Section 7433 of Title 26 (U.S.C.) provides, in pertinent part, as follows:
(a) In General If, in connection with any collection of Federal tax with respect to a taxpayer, any officer or employee of the Internal Revenue Service recklessly or intentionally disregards any provision of this title or any regulation promulgated under this title, such taxpayer may bring a civil action for damages against the United States in a district court of the United States. Except as provided in section 7432, such civil action shall be the exclusive remedy for recovering damages resulting from such actions.
26 U.S.C. § 7433 was enacted as part of the Technical and Miscellaneous Revenue Act of 1988, Pub.L. No. 100-647, Sec. 6241(a), 102 Stat. 3342 (hereinafter "TAMRA"). Section 7433 is effective for actions taken by officers and employees of the Internal Revenue Service occurring after November 10, 1998, in connection with the collection of taxes. TAMRA at Sec. 6240(c).
Section 7433 is a very limited waiver of the United States' sovereign immunity. Like any other waiver of that sovereign immunity, it "`must be strictly observed, * * * and construed in favor of the sovereign.'" Gonsalves v. Internal Revenue Service, 975 F.2d 13, 15 (1st Cir. 1992). Indeed, "[c]ourts may not `enlarge ... beyond what the language [of the statute creating the waiver] requires.'" Id. at 16 (citing Eastern Transportation Co. v. United States, 272 U.S. 675, 47 S. Ct. 289, 71 L. Ed. 472 (1927)).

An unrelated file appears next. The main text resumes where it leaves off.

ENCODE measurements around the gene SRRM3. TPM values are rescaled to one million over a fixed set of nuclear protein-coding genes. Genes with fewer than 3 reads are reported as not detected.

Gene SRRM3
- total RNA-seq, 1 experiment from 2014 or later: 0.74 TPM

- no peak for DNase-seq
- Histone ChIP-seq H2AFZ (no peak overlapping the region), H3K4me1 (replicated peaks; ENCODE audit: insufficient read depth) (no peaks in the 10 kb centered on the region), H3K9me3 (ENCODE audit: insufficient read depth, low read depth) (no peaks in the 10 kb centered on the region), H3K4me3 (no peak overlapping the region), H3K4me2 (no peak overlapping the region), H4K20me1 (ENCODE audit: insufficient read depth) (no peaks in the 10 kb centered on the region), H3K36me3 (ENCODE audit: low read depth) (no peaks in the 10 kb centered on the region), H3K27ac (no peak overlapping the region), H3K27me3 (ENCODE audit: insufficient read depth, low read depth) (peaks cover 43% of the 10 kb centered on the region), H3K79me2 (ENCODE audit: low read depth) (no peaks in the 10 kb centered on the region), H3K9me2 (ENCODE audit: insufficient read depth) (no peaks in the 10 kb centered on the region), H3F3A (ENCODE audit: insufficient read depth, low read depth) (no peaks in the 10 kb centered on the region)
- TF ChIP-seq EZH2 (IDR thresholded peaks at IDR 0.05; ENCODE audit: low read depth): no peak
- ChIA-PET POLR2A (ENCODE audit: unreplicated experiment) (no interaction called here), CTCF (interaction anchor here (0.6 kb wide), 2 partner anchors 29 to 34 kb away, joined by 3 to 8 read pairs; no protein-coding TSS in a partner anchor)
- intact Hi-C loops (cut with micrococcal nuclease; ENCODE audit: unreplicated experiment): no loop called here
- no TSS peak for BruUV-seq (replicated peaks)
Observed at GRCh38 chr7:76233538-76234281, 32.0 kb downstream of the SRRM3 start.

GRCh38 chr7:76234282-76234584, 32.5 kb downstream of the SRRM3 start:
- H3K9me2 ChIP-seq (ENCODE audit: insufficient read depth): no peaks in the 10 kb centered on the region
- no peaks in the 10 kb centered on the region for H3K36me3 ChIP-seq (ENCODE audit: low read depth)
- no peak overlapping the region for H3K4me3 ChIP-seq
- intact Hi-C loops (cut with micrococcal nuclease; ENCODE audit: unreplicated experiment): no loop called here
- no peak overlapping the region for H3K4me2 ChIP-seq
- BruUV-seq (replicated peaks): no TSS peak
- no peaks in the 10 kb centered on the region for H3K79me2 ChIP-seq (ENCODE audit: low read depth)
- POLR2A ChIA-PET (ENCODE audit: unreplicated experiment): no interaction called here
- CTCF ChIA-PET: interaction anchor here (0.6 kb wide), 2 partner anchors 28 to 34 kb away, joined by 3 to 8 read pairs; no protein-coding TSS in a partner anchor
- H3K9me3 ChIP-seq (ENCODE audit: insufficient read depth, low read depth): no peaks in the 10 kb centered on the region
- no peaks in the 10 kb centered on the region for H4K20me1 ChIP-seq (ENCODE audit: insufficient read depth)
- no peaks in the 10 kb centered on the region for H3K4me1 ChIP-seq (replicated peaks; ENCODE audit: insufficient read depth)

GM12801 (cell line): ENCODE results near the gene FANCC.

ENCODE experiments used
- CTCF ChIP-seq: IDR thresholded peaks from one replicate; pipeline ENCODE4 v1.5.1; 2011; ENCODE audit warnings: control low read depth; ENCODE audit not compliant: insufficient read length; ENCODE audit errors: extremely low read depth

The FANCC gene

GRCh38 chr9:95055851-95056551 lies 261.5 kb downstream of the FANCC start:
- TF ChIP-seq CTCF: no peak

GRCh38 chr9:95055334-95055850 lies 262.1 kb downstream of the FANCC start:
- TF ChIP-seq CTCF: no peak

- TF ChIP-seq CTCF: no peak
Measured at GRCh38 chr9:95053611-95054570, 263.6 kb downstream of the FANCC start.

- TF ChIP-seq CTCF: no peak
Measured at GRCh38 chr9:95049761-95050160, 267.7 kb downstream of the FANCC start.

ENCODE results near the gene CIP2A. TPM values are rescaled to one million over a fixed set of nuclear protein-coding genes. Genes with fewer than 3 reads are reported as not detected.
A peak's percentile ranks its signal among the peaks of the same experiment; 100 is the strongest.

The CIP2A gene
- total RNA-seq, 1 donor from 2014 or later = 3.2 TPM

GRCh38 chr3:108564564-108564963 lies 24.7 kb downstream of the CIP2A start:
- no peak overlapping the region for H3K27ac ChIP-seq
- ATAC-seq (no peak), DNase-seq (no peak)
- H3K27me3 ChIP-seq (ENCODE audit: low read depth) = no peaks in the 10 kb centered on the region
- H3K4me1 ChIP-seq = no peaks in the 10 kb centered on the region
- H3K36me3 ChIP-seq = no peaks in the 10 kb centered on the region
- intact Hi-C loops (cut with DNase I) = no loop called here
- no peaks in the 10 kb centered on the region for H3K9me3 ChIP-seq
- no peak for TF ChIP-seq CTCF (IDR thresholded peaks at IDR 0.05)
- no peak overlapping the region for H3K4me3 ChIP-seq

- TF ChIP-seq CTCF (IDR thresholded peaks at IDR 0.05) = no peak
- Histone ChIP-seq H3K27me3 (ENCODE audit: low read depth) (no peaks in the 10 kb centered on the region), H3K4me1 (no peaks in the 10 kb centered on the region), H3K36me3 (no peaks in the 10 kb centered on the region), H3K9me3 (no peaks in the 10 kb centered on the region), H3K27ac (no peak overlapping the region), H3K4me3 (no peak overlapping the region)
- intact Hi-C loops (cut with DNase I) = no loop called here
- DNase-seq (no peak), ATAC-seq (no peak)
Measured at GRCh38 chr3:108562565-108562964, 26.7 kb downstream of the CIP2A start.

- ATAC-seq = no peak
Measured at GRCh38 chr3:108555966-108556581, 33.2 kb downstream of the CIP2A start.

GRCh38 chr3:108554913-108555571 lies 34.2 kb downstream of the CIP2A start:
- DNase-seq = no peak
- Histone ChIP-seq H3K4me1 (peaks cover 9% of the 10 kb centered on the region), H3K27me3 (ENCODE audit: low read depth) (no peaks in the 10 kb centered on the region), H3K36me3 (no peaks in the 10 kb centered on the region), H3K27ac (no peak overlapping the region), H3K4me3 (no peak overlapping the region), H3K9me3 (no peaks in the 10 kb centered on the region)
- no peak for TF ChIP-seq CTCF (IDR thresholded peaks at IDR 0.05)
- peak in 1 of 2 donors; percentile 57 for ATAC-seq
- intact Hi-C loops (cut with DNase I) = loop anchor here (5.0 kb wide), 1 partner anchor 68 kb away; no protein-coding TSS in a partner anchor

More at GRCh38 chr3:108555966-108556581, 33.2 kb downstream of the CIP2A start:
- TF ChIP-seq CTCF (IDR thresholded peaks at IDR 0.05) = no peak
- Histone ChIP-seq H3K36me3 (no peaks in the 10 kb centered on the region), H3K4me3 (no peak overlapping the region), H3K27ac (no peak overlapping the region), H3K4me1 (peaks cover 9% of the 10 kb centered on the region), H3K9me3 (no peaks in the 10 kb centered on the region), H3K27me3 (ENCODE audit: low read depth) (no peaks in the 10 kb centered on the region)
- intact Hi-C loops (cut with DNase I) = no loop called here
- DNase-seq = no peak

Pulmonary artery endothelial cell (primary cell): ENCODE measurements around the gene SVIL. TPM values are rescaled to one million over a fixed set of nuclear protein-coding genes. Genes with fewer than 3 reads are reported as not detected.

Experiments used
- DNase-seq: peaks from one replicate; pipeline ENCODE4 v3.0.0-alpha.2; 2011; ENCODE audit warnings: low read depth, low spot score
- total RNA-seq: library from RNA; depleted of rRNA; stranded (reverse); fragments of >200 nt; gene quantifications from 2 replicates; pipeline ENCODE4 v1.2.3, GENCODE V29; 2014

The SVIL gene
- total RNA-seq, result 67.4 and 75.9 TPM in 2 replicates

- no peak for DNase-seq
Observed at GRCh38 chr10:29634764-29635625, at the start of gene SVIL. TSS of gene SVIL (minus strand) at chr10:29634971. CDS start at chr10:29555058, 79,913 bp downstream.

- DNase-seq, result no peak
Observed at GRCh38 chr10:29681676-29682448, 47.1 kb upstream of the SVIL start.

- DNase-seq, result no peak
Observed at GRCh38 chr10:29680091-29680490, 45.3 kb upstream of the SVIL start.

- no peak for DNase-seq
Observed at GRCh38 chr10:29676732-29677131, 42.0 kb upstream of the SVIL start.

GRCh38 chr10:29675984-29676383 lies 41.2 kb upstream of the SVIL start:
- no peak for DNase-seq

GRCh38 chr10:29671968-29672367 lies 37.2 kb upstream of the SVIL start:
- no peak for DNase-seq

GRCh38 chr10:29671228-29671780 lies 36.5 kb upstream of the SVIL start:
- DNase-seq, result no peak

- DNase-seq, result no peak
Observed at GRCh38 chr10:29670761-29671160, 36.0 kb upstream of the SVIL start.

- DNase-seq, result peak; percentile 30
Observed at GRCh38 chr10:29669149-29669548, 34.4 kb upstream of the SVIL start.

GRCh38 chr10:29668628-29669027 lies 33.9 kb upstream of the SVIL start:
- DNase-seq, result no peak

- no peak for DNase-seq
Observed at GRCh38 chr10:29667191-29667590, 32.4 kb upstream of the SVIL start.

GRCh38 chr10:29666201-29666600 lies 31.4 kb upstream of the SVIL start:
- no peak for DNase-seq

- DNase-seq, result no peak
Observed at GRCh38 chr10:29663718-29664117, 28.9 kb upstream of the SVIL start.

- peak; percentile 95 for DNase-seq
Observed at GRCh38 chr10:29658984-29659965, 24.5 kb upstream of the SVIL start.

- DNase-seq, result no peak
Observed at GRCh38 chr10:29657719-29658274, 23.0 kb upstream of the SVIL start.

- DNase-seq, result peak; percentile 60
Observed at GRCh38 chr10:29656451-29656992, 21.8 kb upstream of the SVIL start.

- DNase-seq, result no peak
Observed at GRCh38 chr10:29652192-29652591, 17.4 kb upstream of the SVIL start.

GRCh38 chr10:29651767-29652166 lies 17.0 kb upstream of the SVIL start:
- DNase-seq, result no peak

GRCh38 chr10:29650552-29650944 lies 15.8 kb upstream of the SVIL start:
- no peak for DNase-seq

Section 7433 provides a civil remedy for violations of the Internal Revenue Code which occur in the course of collecting taxes. It is not a remedy for taxpayers alleging impropriety or errors in the tax assessment process. Miller v. United States, 66 F.3d 220, 222-223 (9th Cir. 1995) (Section 7433 does not extend to the erroneous or improper assessment of taxes), cert. denied, 517 U.S. 1103, 116 S. Ct. 1317, 134 L. Ed. 2d 471 (1996); Shaw v. United States, 20 F.3d 182, 184 (5th Cir.), cert denied, 513 U.S. 1041, 115 S. Ct. 635, 130 L. Ed. 2d 540 (1994) (based on plain language of Section 7433, a taxpayer cannot maintain an action under this statute for the improper assessment of taxes); see also White v. Commissioner, 899 F. Supp. 767, 772 (D.Mass.1995).
Thus, in order to demonstrate a claim under Section 7433(a), a taxpayer must prove, by a preponderance of the evidence, that the IRS did not follow the "prescribed methods of acquiring assets." See Shaw v. United States, 20 F.3d at 184; see also Miller v. United States, 66 F.3d at 222. Stated another way, a Section 7433 plaintiff must demonstrate that some IRS official or employee intentionally or recklessly violated a specific section of the Internal Revenue Code or Treasury Regulations in collecting the taxes from the taxpayer. See 26 U.S.C. § 7433(a); White v. Commissioner, 899 F. Supp. at 772.
In this case, plaintiffs suggest that the IRS's activity by its rejection of an offer in compromise and securing a levy gives rise to a cause of action pursuant to § 7433 because the IRS was attempting to *524 collect a liability which plaintiffs claim Mr. Addington does not owe. The IRS disputes Mr. Addington's claim that he owes no tax. In accordance with the principles enunciated in Miller, Shaw and Gonsalves, the court noted "[s]ection 7433 was not intended to supplement or supersede, or to allow taxpayers to circumvent" the requirements of 26 U.S.C. § 7422, or any other section of the Internal Revenue Code.